The Three Methodologies in Comparative Constitutional Theory (Edward Elgar 2018)

The term methodology is conventionally defined as the set of principles that illuminate inquiry in a field. Scholars, moreover, seek to be parsimonious in discussing methodology. We prefer, however, to go back to the root of the term which lies in critically examining and re-examining the path that inquiry takes. Therefore, in the spirit of messy empiricism, we offer up not one but three methodologies that can be found in Comparative Constitutional Theory. Sometimes less is more but in this case we think that laying out the three distinct but overlapping pathways taken in the book is better than a reductionist approach.

The first pathway has to do with what the authors–Gary and Miguel–thought is the “right” way to put together an edited book on comparative constitutionalism. When Gary, the social scientist, approached Miguel, the academic lawyer, about the project, Gary said that he did not want too many damn lawyers in the book. Miguel agreed and said we should not have too many Americans as well. We then discussed and elaborated the big questions that comparative constitutionalists ask which formed the chapter studies. The table of contents can be found here.

The second pathway is deductive and is discussed in the first part of the Introduction to Comparative Constitutional Theory. Although framers of constitutions and scholars of comparative constitutionalism ask similar questions, there is a crucial difference between framers and scholars. The framers of a constitutional order pursue a vision of the good bound by the twin realities of elite negotiations and popular ratification. Scholars, on the other hand, have the freedom–detached from the politics of constitution making–to engage in the “clarification of concepts important to the activity of comparative theorizing.” Comparative Constitutional Theory, at 5.

The third pathway is inductive as it is found in the chapter studies and laid out in the second part of the Introduction to Comparative Constitutional Theory. Although the United States Constitution has been eclipsed as a model by newer and arguably better designed constitutions, there is an intellectual advantage to being the first mover in any field. The United States Constitution is the great intellectual overhang in comparative constitutional thinking. Its influence in shaping comparative constitutional theorizing ran through the various chapter studies and is reflected in the organization of the book. Issues such as constitutional structure, entrenched rights, constitutional interpretation, and constitutional change, and constitutional exceptionalism were all raised and discussed during the framing of the Constitution and continue to influence how we think.

One of the peculiar characteristics of constitutional design is that it does not readily fit within the existing disciplines found within the modern university. The great innovation wrought by the generation of men who papered over their disagreements by ratifying the United States Constitution is that they took inchoate ideas about government inherited from the past and fleshed those ideas out in a written document. Over time courts, which at the time of the framing of the American Constitution were bit players in the political-constitutional order, would eventually come to play a considerably more prominent role not only in the United States but around the globe. Yet lawyers obviously have no monopoly when it comes to the problems of constitutionalism writ large. The growth of courts in the constitutional imagination, moreover, has come at a cost which is that we have lost sight of the telos of constitutionalism which is to facilitate a decent politics. There is a serious and underexplored tension between constitutional law and constitutionalism.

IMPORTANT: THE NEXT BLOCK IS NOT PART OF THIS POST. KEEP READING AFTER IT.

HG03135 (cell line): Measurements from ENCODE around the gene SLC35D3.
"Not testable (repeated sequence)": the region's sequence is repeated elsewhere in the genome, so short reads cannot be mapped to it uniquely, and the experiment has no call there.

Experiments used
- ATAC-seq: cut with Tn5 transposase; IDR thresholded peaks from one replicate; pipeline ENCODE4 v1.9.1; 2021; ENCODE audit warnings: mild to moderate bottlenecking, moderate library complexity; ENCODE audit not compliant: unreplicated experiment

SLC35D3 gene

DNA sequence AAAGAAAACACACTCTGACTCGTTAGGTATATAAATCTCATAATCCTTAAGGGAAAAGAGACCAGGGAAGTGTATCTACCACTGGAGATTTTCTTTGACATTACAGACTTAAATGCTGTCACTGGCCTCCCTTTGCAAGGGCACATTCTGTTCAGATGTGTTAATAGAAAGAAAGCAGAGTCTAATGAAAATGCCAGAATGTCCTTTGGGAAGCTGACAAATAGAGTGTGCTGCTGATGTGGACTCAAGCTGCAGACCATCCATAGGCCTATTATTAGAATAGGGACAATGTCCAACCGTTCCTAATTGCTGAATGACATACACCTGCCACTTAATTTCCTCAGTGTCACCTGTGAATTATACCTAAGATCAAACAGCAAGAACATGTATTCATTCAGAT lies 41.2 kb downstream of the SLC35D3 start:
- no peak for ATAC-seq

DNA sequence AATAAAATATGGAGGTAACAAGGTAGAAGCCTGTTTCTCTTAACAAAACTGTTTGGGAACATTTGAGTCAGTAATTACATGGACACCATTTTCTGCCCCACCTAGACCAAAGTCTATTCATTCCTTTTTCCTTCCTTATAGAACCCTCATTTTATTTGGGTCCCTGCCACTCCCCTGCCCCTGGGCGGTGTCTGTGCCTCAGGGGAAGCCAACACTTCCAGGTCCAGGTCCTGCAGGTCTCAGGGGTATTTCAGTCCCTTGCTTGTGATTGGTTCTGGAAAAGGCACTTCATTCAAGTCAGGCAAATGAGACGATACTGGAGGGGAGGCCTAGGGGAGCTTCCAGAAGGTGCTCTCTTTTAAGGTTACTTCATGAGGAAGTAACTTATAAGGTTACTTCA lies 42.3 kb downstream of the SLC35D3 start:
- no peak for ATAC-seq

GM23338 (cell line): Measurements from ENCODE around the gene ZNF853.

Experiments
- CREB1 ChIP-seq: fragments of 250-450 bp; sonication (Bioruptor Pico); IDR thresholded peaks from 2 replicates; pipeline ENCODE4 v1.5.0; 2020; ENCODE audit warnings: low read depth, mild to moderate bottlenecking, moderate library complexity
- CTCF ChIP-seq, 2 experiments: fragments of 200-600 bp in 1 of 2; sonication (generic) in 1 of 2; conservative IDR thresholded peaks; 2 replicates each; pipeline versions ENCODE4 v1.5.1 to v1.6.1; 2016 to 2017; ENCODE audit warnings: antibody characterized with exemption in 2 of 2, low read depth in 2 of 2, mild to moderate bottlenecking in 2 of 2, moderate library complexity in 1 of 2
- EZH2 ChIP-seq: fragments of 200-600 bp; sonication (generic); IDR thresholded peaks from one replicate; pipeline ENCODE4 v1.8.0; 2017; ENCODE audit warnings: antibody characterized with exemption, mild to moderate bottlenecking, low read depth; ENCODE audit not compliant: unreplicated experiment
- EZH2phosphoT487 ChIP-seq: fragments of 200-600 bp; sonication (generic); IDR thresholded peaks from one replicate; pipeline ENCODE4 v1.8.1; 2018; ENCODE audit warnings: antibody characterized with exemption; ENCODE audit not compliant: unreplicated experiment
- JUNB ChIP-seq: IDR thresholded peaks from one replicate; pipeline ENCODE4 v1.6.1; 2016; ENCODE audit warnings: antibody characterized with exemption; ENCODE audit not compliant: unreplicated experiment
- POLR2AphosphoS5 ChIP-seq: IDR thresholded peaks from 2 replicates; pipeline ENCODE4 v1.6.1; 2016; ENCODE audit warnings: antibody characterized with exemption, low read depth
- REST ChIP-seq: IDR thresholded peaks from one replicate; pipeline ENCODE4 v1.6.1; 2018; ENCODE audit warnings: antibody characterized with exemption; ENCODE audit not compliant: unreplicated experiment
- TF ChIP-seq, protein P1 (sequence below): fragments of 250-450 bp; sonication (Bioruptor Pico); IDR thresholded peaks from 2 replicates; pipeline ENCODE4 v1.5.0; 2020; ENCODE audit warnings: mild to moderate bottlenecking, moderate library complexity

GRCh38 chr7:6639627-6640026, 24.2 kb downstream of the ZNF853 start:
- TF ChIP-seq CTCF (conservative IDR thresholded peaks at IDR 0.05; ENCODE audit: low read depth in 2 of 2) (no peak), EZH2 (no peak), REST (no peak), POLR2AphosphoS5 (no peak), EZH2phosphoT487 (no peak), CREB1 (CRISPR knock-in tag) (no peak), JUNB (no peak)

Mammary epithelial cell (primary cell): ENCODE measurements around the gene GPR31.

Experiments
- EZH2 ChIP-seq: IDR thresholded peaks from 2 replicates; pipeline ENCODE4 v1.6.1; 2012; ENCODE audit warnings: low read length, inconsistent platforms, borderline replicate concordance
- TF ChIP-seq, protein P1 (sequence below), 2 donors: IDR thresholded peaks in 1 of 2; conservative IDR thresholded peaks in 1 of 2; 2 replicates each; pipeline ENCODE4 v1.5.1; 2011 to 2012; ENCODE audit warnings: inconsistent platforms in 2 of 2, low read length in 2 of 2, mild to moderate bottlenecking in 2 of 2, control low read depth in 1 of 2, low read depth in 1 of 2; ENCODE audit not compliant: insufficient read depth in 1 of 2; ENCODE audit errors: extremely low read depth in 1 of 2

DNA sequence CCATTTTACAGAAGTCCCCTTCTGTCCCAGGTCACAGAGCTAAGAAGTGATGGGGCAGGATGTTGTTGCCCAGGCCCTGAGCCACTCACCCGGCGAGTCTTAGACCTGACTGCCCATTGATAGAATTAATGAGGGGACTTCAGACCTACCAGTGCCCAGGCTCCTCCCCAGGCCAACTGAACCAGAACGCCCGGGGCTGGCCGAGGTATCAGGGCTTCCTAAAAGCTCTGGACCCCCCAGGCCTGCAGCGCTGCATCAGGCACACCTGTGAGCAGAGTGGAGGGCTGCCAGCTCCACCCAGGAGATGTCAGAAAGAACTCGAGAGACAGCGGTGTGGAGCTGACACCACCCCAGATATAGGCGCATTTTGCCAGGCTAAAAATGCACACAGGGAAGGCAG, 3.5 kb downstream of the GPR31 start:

We are at a peculiar moment of time when it comes to constitutional democracy. The old orthodoxy–liberal democracy–is increasingly under siege by populist and nationalistic currents. This is a powerful reminder of the importance of what Gary calls constitutional identity. Constitutions are shaped by the customs, habits, and beliefs of a people and contain profound disharmonies. If scholars are going to confront the problems raised by populism, they will need to refocus their attention away from courts to the core problématique of constitutionalism which is the fragility of institutions. Comparative Constitutional Theory is a step in that direction. The chapter studies have little to say about constitutional law but much to say about the core concepts that inform constitutionalism.

Gary Jacobsohn, H. Malcom Macdonald Professor of Constitutional and Comparative Law, Department of Government, University of Texas at Austin

Miguel Schor, Professor of Law & Associate Director of the Drake University Constitutional Law Center